What is the difference between a Keogh and an IRA?

By Steven Merkel AAA
A:

The Keogh plan, or HR10, is an employer-funded, tax-deferred retirement plan designed for unincorporated businesses or self-employed persons. The Keogh plan, named after U.S. Representative Eugene James Keogh, was established by Congress in 1962 and expanded into the Economic Recovery Tax Act of 1981. Keoghs can be either defined-contribution or defined-benefit plans. Contribution maximums vary among Keogh Plans, which include profit-sharing, money purchase and combination plan options.

Keogh plans are popular among sole proprietors and small businesses with high incomes because they feature relatively high contribution limits at the smaller of 25% of salary, or $46,000 (the maximum contribution for 2008). Contributions to Keoghs are made pretax, which reduces the taxable income of the contributor. Self-employed individuals generally can deduct the entire yearly Keogh contribution amount, including contributions made on behalf of employees. The interest, dividends and capital gains earned in Keoghs grow tax-deferred until the beginning of withdrawals.

The Individual Retirement Account (IRA), or Traditional IRA, can be established by any individual saving for retirement. For 2008, the maximum contribution is $5,000. For persons age 50 or older, an additional $1,000 in catch-up contributions can be made per year. Employers are not permitted to make contributions on behalf of employees, because funds contributed by individuals may be tax-deductible. Both Keoghs and IRAs require distributions at age 70.5.

The primary differences between the two plans are contribution limits and individual versus employer contributions. Post-tax contributions can be made to IRA accounts, but Keogh contributions offer higher tax deductions. In addition, Keoghs offer plan choices geared toward self-employed individuals or small business owners, whereas IRAs are restricted to individuals.

(For more on this topic, read the Individual Retirement Accounts special feature.)

This question was answered by Steven Merkel.

RELATED FAQS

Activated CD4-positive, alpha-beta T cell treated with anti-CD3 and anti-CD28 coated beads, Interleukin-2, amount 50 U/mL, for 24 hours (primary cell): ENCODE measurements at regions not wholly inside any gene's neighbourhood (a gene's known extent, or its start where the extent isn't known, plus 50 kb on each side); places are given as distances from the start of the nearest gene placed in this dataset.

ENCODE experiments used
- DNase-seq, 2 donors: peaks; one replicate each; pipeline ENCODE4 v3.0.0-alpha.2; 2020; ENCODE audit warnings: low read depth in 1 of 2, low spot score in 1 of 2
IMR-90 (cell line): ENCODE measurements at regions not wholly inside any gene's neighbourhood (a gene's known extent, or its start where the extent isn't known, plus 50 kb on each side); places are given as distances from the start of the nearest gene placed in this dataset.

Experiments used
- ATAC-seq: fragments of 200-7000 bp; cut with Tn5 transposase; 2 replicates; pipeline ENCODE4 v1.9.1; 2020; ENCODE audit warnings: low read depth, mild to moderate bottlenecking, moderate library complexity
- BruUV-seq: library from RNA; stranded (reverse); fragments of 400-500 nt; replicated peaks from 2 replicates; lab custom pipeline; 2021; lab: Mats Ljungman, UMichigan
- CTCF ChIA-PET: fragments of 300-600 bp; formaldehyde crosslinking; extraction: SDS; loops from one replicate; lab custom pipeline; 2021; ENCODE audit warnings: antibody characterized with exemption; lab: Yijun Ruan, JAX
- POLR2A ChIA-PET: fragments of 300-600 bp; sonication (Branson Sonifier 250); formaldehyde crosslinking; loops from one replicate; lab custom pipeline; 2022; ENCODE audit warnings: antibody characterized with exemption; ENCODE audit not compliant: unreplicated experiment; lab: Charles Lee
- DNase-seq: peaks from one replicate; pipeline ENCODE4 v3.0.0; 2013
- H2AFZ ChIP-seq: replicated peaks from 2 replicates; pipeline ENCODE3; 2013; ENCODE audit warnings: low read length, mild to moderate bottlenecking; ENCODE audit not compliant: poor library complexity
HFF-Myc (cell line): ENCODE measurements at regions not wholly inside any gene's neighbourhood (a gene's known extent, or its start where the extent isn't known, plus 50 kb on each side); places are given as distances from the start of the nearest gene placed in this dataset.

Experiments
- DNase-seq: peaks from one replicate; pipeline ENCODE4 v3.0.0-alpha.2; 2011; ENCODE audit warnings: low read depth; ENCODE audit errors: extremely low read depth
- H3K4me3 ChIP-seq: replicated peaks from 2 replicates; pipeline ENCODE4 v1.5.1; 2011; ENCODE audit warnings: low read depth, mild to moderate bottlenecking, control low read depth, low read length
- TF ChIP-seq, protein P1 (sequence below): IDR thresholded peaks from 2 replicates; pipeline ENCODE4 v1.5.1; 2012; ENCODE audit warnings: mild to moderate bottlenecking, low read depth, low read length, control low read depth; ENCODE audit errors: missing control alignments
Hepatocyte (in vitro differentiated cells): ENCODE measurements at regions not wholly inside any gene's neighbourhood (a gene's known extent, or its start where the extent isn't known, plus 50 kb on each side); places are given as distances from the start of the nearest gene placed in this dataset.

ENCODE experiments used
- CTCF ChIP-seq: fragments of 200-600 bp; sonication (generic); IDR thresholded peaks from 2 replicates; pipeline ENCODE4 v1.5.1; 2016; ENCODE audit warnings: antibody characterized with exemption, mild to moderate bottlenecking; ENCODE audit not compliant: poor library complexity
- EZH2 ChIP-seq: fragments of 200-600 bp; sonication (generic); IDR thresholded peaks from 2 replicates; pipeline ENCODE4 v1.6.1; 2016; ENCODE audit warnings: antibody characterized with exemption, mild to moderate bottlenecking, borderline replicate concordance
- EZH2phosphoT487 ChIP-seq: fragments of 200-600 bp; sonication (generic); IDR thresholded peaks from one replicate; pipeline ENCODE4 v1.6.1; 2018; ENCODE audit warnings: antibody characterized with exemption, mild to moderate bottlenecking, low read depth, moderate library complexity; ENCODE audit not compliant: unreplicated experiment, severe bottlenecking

1. What are the 403(b) contribution limits?

    Determine whether 403(b) contributions meet federal guidelines. Contribution limits to this retirement plan are determined ...
  2. Can I roll over a 403b plan?

    Learn whether distributions from a 403(b) plan can be rolled over, where they can be rolled over to and what the income tax ...
  3. What is the difference between a 408 (k) plan and a 401 (k) plan?

    Learn key differences between 401(k) and 408(k) plans. Employers provide different options to help employees save for retirement, ...
  4. Is a 408 (k) the same as a Simplified Employee Pension (SEP)?

    Find out the differences and the similarities between a 408(k) retirement plan and a simplified employee pension (SEP), and ...
RELATED TERMS
  1. Gold IRA

    Definition of Gold IRA
  2. Eligible Transfer

    An IRS-allowed movement of assets into or out of an individual ...
  3. Death Master File (DMF)

    Also known as Social Security Death Index. A list of people whose ...
  4. Leveraged Benefits

    The use – by a business owner or professional practitioner – ...
  5. Multibank Holding Company

    A company that owns or controls two or more banks. Mutlibank ...
  6. Short Put

    A type of strategy regarding a put option, which is a contract ...
comments powered by Disqus
Related Articles
  1. 10 Common Retirement Planning Mistakes ...
    Retirement

    10 Common Retirement Planning Mistakes ...

  2. Power Of Attorney: Do You Need One?
    Retirement

    Power Of Attorney: Do You Need One?

  3. The Top Technical Indicators For Options ...
    Options & Futures

    The Top Technical Indicators For Options ...

  4. 7 Steps To Evaluate A Financial Adviser
    Investing Basics

    7 Steps To Evaluate A Financial Adviser

  5. 6 Retirement Planning Tips For Late ...
    Retirement

    6 Retirement Planning Tips For Late ...

Trading Center